I’d heard about “hooks” before – wrestling holds that were banned in organized competition and are often closely guarded secrets, passed down like precious family recipes – and it was then that LeBell made the first reference to something he called the “Judo Gene.” At first, I thought he was referring to himself, but by the time I realized he was talking about a specific hold, LeBell had already moved onto discussing the legendary Karl Gotch, and I was wise enough not to interrupt him.
“Karl Gotch was one of my favorites if not my favorite. We’re working out and there’s a guy there that’s on the Olympic team, and Karl’s just beating the living tar out of him and the guy’s begging for mercy. I
said, ‘Why did you do that?’ And he says, ‘When I was young, I wrestled easy with a guy, maybe about 20 or 30 minutes, and I didn’t try to beat him, and they put in the paper that the great Karl Gotch couldn’t even beat him. After that, every guy I worked with, they gotta know who the boss is.'”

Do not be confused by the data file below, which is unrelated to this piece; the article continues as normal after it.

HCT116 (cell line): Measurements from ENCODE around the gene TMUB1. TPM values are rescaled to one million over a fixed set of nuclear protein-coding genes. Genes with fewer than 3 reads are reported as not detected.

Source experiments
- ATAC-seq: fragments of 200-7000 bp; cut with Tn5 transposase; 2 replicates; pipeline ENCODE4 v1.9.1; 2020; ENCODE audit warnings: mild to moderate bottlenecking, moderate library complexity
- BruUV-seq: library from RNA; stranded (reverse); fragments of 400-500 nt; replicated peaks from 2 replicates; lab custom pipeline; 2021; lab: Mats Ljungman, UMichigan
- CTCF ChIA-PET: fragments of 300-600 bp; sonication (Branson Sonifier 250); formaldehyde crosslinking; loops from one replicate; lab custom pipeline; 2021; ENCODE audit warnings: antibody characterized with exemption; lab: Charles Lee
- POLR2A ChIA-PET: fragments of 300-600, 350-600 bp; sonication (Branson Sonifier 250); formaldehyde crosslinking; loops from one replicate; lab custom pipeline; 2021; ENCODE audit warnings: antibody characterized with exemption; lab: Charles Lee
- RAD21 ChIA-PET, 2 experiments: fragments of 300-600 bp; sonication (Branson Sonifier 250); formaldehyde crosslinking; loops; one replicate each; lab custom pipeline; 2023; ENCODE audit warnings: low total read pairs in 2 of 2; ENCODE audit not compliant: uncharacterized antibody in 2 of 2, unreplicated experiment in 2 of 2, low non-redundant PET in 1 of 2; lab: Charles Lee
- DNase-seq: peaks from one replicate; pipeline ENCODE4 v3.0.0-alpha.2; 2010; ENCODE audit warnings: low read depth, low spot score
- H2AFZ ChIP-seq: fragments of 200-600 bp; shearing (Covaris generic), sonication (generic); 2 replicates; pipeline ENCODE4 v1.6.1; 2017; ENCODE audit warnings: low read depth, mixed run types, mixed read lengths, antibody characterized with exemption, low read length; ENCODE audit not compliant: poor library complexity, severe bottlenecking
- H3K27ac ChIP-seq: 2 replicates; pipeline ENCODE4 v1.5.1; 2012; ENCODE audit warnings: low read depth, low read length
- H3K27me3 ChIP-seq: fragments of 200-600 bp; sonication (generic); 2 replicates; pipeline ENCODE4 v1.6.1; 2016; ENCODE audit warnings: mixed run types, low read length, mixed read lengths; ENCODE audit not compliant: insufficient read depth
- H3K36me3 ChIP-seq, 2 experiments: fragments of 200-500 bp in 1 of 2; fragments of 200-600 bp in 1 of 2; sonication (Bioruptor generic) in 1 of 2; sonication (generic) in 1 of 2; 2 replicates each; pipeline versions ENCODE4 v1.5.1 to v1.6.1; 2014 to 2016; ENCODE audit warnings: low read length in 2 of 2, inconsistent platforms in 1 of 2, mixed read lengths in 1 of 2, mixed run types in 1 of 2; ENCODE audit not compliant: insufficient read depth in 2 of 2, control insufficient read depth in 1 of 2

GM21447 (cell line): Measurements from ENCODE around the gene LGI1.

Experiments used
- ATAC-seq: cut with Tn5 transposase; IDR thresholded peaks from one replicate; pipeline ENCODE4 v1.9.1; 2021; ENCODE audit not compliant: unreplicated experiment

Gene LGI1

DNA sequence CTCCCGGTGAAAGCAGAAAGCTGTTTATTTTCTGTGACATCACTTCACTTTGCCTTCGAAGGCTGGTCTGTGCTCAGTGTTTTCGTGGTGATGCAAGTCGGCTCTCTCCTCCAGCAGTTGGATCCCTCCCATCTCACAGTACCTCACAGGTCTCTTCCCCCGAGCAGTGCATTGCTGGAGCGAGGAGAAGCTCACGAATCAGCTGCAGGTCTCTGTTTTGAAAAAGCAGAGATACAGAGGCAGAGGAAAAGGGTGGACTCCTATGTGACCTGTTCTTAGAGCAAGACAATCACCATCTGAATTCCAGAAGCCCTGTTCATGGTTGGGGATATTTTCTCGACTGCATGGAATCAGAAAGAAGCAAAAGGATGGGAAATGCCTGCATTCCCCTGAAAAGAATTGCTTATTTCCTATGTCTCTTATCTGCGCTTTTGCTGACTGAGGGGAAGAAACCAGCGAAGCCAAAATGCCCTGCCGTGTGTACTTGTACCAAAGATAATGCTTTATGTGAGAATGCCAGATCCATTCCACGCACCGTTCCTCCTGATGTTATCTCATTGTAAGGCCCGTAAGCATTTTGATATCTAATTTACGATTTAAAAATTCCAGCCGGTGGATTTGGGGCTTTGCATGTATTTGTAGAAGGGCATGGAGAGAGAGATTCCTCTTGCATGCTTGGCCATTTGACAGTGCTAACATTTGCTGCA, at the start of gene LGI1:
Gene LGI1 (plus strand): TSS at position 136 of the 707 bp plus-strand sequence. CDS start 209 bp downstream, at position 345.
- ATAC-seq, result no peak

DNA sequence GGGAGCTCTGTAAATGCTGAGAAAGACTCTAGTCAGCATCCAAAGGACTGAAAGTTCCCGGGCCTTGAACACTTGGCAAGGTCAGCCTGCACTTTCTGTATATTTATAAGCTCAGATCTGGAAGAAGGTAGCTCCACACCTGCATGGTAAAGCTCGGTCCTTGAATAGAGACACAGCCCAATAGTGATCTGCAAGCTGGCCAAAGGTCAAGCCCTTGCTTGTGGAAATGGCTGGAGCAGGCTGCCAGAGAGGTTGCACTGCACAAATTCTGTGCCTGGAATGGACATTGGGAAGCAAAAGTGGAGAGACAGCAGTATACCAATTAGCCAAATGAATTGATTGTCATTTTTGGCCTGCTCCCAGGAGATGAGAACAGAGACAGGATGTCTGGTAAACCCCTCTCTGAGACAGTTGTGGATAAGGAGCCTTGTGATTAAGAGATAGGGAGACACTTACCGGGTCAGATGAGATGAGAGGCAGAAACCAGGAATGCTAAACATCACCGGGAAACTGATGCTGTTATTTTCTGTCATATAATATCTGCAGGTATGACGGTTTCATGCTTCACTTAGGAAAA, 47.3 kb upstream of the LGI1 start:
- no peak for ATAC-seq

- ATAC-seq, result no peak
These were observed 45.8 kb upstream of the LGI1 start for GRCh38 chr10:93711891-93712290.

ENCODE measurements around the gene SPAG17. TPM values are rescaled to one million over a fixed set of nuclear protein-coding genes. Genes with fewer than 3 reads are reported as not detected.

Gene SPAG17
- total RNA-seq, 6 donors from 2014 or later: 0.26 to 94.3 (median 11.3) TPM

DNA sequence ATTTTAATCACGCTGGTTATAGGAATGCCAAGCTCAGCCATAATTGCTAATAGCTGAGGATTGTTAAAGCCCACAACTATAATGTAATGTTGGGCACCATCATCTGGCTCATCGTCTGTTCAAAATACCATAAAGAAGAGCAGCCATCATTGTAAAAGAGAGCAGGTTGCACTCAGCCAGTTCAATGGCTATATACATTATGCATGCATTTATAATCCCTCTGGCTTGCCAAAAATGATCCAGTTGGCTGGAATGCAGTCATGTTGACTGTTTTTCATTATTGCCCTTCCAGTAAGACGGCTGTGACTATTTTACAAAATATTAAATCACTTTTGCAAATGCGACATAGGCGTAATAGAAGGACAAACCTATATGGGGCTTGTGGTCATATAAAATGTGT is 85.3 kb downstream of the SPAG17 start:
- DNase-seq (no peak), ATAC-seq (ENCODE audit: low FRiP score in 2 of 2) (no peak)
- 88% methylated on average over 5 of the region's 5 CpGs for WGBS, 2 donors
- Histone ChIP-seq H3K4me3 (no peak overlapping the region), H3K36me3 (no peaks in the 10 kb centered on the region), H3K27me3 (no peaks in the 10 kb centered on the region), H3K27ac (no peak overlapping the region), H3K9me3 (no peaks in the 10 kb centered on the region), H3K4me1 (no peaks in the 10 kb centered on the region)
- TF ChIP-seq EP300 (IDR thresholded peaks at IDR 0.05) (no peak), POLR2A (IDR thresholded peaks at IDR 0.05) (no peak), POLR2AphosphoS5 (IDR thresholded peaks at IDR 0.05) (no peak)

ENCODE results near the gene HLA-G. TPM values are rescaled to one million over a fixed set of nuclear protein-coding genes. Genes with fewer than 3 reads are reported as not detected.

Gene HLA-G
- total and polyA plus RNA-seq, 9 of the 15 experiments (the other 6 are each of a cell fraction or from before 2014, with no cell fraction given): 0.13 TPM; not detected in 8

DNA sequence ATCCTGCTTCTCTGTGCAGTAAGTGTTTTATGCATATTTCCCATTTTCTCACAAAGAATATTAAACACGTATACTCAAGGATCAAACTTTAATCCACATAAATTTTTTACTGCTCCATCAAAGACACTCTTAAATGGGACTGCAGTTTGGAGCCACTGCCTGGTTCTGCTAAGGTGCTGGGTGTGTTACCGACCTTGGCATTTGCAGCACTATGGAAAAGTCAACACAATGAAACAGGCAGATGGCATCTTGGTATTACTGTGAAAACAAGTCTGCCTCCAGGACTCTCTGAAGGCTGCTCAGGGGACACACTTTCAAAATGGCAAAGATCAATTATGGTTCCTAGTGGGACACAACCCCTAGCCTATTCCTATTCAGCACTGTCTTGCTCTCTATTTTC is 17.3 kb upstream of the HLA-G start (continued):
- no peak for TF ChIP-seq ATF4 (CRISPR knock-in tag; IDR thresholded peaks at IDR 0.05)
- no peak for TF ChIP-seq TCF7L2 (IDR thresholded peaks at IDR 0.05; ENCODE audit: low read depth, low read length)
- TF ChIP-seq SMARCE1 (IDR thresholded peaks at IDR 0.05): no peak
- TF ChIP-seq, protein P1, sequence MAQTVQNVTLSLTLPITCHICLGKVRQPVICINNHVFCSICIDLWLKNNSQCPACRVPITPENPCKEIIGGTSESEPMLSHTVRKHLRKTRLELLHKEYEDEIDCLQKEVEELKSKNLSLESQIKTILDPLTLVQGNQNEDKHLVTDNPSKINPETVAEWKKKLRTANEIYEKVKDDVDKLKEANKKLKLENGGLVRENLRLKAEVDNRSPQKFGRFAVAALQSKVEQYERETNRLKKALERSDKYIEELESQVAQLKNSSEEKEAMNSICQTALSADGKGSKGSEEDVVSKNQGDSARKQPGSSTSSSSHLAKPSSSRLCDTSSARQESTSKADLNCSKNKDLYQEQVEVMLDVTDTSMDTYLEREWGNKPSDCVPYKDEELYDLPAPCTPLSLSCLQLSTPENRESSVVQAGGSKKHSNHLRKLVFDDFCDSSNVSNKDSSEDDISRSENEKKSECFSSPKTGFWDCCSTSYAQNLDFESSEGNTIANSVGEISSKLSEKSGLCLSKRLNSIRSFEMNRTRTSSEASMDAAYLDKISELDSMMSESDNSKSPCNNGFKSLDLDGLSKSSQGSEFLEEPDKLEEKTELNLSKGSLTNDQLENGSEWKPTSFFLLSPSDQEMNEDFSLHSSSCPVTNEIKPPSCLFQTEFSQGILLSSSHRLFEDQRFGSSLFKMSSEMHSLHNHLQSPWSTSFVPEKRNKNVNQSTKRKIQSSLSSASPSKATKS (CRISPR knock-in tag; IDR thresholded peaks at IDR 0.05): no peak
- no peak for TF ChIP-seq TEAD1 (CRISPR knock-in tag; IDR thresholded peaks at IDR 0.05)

If you’ve ever enjoyed Japanese wrestling, you should say a little prayer of thanks to Karl Gotch, known as Kamisama in Japan, which translates to “God of Wrestling.” After training with Billy Riley in the original Snake Pit in England, Gotch traveled to the United States and finally Japan, where he was an instrumental part of the founding of Antonio Inoki’s New Japan Pro-Wrestling and the development of “strong style” wrestling, a blend of martial arts and catch wrestling.